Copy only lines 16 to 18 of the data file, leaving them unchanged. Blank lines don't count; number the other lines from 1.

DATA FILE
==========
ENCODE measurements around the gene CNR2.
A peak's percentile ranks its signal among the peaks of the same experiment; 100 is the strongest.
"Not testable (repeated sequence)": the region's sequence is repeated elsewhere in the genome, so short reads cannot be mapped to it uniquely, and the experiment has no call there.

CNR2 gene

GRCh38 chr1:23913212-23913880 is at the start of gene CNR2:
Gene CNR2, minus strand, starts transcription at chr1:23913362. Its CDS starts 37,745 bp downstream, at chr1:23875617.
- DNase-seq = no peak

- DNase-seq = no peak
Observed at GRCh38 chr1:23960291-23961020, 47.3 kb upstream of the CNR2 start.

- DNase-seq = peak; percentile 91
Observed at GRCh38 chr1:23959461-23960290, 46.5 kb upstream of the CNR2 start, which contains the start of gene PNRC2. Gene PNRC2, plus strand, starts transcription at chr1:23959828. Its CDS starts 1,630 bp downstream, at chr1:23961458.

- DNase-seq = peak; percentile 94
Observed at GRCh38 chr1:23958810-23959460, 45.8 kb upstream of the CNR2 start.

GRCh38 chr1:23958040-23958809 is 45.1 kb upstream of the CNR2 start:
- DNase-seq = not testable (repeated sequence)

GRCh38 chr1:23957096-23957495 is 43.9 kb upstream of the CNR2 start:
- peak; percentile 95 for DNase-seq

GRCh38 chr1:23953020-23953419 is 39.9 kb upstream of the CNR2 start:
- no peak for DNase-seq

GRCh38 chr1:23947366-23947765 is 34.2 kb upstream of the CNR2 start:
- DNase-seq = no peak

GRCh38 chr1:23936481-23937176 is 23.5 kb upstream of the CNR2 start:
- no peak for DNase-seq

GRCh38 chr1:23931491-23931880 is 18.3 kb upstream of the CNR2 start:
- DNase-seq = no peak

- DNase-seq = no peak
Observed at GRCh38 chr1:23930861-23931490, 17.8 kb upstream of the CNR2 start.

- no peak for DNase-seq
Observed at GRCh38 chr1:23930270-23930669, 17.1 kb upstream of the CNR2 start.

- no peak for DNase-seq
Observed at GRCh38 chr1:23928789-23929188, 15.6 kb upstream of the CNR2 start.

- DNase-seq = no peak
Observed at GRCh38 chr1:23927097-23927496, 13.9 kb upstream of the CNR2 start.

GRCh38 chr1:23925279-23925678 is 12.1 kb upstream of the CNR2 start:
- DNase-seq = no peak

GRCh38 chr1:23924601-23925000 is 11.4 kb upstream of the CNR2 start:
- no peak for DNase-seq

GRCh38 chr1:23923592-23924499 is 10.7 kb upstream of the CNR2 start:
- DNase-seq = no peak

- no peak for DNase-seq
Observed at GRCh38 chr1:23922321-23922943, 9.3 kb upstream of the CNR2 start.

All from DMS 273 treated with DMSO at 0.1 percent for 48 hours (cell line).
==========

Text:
GRCh38 chr1:23957096-23957495 is 43.9 kb upstream of the CNR2 start:
- peak; percentile 95 for DNase-seq

GRCh38 chr1:23953020-23953419 is 39.9 kb upstream of the CNR2 start: